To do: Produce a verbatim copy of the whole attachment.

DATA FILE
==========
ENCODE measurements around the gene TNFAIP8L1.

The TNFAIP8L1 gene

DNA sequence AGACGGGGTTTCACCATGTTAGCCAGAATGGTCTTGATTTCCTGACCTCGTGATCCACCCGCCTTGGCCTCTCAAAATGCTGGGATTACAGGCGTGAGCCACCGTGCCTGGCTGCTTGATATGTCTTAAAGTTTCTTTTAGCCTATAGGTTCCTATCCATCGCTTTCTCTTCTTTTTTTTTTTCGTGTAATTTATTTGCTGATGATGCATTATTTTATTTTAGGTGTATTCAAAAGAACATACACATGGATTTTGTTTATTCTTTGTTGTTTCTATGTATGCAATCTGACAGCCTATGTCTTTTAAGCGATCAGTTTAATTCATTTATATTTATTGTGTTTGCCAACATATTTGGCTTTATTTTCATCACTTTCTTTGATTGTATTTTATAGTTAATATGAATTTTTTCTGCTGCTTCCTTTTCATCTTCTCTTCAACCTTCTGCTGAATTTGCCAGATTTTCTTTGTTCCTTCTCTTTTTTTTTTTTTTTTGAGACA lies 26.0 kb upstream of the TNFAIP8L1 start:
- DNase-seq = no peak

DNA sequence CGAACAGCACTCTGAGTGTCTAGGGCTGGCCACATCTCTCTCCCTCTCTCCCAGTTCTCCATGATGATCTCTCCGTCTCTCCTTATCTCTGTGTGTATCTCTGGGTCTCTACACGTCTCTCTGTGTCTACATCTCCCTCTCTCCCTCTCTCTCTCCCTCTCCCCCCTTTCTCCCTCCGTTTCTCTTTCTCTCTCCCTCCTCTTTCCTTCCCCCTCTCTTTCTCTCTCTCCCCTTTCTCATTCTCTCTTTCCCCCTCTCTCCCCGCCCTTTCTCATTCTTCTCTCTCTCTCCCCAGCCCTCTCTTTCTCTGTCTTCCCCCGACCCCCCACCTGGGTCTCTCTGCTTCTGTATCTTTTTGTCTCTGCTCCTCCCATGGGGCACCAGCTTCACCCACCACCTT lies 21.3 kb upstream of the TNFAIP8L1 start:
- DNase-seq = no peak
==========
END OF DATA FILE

ENCODE measurements around the gene TNFAIP8L1.

The TNFAIP8L1 gene

DNA sequence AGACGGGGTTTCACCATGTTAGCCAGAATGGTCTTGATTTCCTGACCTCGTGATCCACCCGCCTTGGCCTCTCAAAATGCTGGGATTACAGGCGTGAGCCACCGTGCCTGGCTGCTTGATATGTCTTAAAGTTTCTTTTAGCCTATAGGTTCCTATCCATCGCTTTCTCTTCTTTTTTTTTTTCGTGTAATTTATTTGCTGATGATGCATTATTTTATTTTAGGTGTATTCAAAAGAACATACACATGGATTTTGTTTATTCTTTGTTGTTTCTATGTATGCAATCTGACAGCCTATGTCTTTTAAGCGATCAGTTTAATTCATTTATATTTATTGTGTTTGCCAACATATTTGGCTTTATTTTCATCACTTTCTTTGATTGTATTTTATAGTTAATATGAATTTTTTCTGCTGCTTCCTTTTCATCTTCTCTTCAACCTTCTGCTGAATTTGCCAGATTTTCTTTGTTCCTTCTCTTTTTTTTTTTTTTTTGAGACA lies 26.0 kb upstream of the TNFAIP8L1 start:
- DNase-seq = no peak

DNA sequence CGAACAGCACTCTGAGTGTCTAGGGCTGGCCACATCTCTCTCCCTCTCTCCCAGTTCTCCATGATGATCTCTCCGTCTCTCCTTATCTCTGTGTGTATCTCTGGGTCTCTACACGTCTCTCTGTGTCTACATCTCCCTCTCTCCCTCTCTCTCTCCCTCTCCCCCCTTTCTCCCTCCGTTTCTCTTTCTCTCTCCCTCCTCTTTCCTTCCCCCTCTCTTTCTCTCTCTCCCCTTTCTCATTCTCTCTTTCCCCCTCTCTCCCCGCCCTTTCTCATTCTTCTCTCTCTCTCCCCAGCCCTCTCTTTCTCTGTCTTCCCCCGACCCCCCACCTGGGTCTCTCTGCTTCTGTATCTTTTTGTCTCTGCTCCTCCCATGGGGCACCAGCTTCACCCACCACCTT lies 21.3 kb upstream of the TNFAIP8L1 start:
- DNase-seq = no peak